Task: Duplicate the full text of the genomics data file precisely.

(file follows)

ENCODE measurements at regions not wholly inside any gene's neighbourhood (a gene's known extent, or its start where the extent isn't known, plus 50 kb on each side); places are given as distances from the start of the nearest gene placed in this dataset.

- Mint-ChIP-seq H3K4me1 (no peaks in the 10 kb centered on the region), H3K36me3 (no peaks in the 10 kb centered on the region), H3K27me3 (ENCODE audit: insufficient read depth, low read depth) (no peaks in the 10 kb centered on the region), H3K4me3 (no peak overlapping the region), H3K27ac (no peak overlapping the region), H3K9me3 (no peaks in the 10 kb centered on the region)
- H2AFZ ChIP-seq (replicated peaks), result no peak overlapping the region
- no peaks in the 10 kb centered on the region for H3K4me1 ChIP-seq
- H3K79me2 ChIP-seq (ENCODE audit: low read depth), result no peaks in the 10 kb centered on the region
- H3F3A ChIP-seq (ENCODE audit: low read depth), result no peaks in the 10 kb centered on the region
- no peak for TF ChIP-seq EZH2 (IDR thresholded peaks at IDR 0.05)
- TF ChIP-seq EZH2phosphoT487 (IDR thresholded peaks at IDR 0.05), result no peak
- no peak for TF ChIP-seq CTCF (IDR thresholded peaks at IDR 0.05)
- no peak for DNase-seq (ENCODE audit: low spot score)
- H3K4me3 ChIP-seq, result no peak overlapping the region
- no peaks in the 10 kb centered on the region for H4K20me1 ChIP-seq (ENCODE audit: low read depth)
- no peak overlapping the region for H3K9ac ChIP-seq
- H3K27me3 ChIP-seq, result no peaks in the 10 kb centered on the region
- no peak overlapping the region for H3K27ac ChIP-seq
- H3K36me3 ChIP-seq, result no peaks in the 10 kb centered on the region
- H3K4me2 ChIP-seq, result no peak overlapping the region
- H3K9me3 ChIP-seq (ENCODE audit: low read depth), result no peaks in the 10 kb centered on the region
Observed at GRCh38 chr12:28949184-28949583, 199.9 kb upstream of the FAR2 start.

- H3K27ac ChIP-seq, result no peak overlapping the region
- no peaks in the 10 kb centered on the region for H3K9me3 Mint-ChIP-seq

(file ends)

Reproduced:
ENCODE measurements at regions not wholly inside any gene's neighbourhood (a gene's known extent, or its start where the extent isn't known, plus 50 kb on each side); places are given as distances from the start of the nearest gene placed in this dataset.

- Mint-ChIP-seq H3K4me1 (no peaks in the 10 kb centered on the region), H3K36me3 (no peaks in the 10 kb centered on the region), H3K27me3 (ENCODE audit: insufficient read depth, low read depth) (no peaks in the 10 kb centered on the region), H3K4me3 (no peak overlapping the region), H3K27ac (no peak overlapping the region), H3K9me3 (no peaks in the 10 kb centered on the region)
- H2AFZ ChIP-seq (replicated peaks), result no peak overlapping the region
- no peaks in the 10 kb centered on the region for H3K4me1 ChIP-seq
- H3K79me2 ChIP-seq (ENCODE audit: low read depth), result no peaks in the 10 kb centered on the region
- H3F3A ChIP-seq (ENCODE audit: low read depth), result no peaks in the 10 kb centered on the region
- no peak for TF ChIP-seq EZH2 (IDR thresholded peaks at IDR 0.05)
- TF ChIP-seq EZH2phosphoT487 (IDR thresholded peaks at IDR 0.05), result no peak
- no peak for TF ChIP-seq CTCF (IDR thresholded peaks at IDR 0.05)
- no peak for DNase-seq (ENCODE audit: low spot score)
- H3K4me3 ChIP-seq, result no peak overlapping the region
- no peaks in the 10 kb centered on the region for H4K20me1 ChIP-seq (ENCODE audit: low read depth)
- no peak overlapping the region for H3K9ac ChIP-seq
- H3K27me3 ChIP-seq, result no peaks in the 10 kb centered on the region
- no peak overlapping the region for H3K27ac ChIP-seq
- H3K36me3 ChIP-seq, result no peaks in the 10 kb centered on the region
- H3K4me2 ChIP-seq, result no peak overlapping the region
- H3K9me3 ChIP-seq (ENCODE audit: low read depth), result no peaks in the 10 kb centered on the region
Observed at GRCh38 chr12:28949184-28949583, 199.9 kb upstream of the FAR2 start.

- H3K27ac ChIP-seq, result no peak overlapping the region
- no peaks in the 10 kb centered on the region for H3K9me3 Mint-ChIP-seq